Unfortunately, for a lot of people, debt is – or is becoming – a fact of life. It’s all too easy to borrow money in the firm knowledge that you can and will repay it in time… only to see your circumstances change and your ability to repay the money you owe taken away from you.
It’s a reality many of us have to face – ‘debt’ becoming a household term.
However, despite the difficult economic times, debt can be avoided – and we’re going to explore some of the ways you could avoid falling into debt in this guide.
The foundation, and arguably the most important aspect of managing your finances, is your budget. You might be familiar with the term – after all, it has been thrown around a lot in the news over recent months… but are you familiar with your own personal budget?
Your budget is, in simple terms, your income & spending plan. It covers the money you earn and the money you spend – and by employing a bit of careful budgeting, you can make sure you’re always in full control of the money coming in and going out of your bank account.
Your budget doesn’t need to be complicated, but you might find it easier to stick to if you write it all down and check it at the start of each month.
Here’s a quick run-through of what you could do to create your budget:
- Write down the money you earn / receive each month at the top of a sheet of paper.
- Underneath this total, list all of your expenses for the month, starting with the most important (mortgage/rent costs, for example), going down to the least important (typical spending on luxury items, take-aways, etc.) – detailing what each expense is, and how much it costs.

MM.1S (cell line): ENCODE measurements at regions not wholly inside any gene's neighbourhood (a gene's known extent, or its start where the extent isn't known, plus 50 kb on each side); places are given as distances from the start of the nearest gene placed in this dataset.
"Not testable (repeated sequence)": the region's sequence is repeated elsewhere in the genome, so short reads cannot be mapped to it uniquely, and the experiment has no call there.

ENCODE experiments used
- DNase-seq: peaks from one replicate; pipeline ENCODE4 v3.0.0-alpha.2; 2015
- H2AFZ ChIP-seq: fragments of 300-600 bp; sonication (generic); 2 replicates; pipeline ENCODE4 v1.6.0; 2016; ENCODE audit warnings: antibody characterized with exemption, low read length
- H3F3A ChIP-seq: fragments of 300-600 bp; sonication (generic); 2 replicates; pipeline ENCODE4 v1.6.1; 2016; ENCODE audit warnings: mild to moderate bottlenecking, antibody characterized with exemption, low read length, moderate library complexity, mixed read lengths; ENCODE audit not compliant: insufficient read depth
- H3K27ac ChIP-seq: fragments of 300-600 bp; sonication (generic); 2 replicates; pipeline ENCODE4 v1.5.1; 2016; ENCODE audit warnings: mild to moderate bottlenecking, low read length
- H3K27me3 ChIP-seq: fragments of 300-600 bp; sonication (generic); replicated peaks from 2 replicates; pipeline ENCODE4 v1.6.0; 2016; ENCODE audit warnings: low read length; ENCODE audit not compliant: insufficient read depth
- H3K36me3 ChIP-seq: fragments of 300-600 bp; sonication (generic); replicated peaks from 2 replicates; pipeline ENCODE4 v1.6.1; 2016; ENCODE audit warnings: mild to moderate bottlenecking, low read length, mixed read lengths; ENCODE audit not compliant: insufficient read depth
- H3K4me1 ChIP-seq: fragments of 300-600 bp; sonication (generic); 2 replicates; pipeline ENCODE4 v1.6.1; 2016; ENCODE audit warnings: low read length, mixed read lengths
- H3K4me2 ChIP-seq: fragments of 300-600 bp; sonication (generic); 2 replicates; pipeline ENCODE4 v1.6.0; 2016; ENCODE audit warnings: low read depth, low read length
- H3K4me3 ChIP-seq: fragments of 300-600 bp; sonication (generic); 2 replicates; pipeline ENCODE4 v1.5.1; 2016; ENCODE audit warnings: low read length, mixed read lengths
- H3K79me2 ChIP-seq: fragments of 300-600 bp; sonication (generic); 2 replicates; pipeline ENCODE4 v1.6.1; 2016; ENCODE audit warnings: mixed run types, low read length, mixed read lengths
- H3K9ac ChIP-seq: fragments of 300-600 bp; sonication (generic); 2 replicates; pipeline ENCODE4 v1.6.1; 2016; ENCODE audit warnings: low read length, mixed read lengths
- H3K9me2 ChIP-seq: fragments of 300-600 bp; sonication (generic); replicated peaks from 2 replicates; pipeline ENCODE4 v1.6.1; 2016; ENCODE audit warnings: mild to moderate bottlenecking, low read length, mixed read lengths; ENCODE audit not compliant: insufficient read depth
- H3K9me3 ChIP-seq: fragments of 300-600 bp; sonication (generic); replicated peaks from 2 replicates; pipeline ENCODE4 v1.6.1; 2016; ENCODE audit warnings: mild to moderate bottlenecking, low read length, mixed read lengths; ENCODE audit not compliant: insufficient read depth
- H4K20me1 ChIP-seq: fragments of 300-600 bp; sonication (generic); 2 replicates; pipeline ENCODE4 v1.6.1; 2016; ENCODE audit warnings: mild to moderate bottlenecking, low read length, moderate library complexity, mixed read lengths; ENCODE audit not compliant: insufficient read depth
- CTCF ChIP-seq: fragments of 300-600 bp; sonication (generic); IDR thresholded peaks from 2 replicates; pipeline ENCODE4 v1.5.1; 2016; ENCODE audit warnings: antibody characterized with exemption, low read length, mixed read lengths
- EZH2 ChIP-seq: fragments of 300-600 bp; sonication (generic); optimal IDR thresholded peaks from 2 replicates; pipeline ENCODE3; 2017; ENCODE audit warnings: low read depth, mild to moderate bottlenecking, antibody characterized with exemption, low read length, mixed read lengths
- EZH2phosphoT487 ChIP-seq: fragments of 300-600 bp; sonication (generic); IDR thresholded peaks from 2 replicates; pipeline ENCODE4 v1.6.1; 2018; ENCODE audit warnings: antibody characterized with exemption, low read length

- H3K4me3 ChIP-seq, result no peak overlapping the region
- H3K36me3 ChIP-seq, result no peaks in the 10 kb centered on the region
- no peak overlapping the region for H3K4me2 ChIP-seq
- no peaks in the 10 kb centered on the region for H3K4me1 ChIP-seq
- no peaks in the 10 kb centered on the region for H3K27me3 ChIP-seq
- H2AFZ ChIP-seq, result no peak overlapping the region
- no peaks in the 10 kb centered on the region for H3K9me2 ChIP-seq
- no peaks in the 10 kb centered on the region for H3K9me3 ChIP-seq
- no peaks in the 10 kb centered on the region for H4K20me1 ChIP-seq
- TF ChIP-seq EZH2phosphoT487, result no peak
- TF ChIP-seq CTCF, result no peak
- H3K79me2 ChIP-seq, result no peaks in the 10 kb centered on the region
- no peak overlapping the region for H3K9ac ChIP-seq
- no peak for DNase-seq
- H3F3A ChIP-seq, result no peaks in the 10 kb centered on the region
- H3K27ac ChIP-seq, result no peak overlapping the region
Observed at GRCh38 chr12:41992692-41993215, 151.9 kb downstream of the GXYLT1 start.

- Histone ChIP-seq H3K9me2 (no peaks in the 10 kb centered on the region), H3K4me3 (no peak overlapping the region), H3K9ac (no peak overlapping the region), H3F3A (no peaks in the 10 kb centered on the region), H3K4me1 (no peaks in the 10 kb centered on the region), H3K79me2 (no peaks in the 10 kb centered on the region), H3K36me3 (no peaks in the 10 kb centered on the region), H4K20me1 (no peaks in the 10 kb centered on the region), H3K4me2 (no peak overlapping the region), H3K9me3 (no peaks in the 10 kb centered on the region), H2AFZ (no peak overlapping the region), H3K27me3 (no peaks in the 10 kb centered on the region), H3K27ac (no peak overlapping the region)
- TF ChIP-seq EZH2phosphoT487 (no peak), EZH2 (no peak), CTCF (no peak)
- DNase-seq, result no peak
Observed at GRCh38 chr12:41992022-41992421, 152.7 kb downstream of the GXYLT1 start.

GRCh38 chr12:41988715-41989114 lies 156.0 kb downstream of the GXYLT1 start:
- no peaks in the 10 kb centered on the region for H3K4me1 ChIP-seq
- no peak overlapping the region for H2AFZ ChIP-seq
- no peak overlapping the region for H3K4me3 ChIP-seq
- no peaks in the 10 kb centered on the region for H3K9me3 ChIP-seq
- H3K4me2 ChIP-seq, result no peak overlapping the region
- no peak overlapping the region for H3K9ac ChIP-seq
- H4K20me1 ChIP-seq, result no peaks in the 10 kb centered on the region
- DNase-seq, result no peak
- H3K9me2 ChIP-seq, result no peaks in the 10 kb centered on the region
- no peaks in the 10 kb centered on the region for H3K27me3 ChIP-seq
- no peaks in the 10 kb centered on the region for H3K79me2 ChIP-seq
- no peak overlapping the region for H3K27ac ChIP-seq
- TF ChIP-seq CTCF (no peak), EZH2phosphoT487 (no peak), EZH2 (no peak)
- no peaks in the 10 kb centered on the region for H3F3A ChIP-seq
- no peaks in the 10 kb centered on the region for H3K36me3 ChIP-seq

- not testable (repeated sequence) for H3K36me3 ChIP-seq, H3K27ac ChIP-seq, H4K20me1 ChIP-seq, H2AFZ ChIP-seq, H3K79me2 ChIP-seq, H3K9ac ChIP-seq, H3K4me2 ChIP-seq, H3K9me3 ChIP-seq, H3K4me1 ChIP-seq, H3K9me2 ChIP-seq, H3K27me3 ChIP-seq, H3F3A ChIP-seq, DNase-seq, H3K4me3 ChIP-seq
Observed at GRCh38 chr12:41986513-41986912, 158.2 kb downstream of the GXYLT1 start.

- Now total up your expenditure and subtract it from your income. Providing you are left with a positive number, you’re doing fine. If, however, you’re left with a negative number, you should address this immediately as it means you’re spending more than you’re earning. You could do this by cutting back on ‘non-essentials’, for example.
This is pretty much your budget, and providing you can stick to it and spend less than you earn, you shouldn’t run into any financial difficulties – such as debt.
It’s worthwhile, if you’re left with any money after covering your essential expenses, to save it. Thinking frugally like this will really help you keep a strong, controlling grip on your finances. Money you save can be used to cover any emergency expenses, for example, or for a treat.
And making small changes to the way you think about money can make a huge difference to your finances. By just thinking frugally, you could slash your costs and avoid falling into debt.
For example, switching the lights off whenever you’re out of the room or making sure all electrical items are unplugged before you go to bed can help you reduce your outgoings.
Keep it cheap
Finally, probably one of the easiest things you could do to protect yourself from debt is to make sure you keep whatever you do cheap.
To elaborate – this basically means making small lifestyle changes to save money. So, when you’re next out food shopping, go for the cheaper/non-branded equivalents rather than the more expensive / branded ones. This may only be a small example of what you could do, but by employing this ethic to all aspects of your shopping, the savings will soon add up and you should find yourself in a more comfortable financial situation than before.
Guest post written by the finance writers over at http://www.dacscotland.co.uk
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